Highlight: Having the privilege of sitting directly in front of chef Kondo and  watching a true master cook tempura right in front of our eyes and then serve us.
Lowlight: Tempura will never be the same for me ever again. Most tempura in Australia pales in comparison to this, unfortunately.     
Overall: My meal at Kondo is undoubtedly the best tempura that I have eaten in my life. Each morsel was cooked to perfection, coated with an unbelievably thin, light and crispy batter that doesn't feel at all oily. 9/10 (Outstanding)

Tsukabi (large set)

Prawn heads - the perfect start to the meal, very crispy and complete with the tastiest part of the prawn, its juicy brains!

Prawn - precisely cooked prawn that allowed me to enjoy the beautiful firm texture of the kuruma prawn and its natural sweetness

Another prawn because one is not enough!

Asparagus - one of the best asparagus I have ever eaten, incredibly juicy and intense flavour

Japanese eggplant - soft and creamy flesh perfectly contrasted by thin, crisp batter

Kisu (Japanese whiting) - perfectly cooked white fish: moist and delicate flesh

Shiitake mushroom - just amazing and one of my favourite pieces: juicy and full of flavour!

Green capsicum - I usually prefer red to green but this was still very enjoyable. Fried with seeds and all; very tender.

Megochi (Japanese flathead) - even better than the kisu; stronger in flavour and so moist! 

Onion - my wife found this to be a bit raw but I was okay with it. Cooked long enough to remove the acidity. The onion was slightly crunchy and sweet.  

Conger eel (anagao) - the eel is so soft that it just melts in the mouth! Beautifully contrasted by the crispy batter.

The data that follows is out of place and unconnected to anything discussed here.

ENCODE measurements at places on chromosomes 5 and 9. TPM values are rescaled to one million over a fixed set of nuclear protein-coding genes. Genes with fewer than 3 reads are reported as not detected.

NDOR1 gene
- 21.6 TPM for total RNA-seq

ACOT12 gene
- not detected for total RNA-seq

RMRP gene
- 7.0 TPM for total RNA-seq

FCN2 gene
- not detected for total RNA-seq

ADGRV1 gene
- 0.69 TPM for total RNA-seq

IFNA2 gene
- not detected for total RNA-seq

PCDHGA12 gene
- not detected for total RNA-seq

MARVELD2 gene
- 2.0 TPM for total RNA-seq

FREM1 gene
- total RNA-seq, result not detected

Sweet potato (extra) - signature for a reason. Somehow tasted like a roast potato. The sweetness and moisture is locked inside the batter, yielding a sweet, soft, fluffy potato. One serving is huge and can easily be shared between a few people.
Ten don sauce dipped kakiage on a bowl of rice, pickles - the batter soaked up the ten don sauce so the batter was not crispy, but so delicious! And the prawns were springy and sweet.

Miso soup - a lip smackingly rich and delicious miso soup served with clams

Fruit at end of meal (mango, watermelon) - fruit is no after thought; top quality, sweet, and flavoursome. Mango was particularly outstanding.

Sumire (small set, vegetarian)

My wife's menu from top to bottom, left to right: 1. Baby green pepper ; 2. Myoga; 3. Okra; 4. Lily bulb; 5. Asparagus; 6. Japanese eggplant; 7. Bamboo shoot; 8. Baby corn; 9. Shiitake mushroom; 10. Green capsicum; 11. Lotus root; 12. Onion; 13. Kyoto eggplant; 14. sweet potato (extra)  

Tempura Kondo
Address: 5-5-13 Ginza | Sakaguchi Building 9F, Chuo, Tokyo, Prefecture 104-0061, Japan
Contact no: +81 3-5568-0923
Opening hours: Monday - Saturday lunch and dinner. Sunday closed.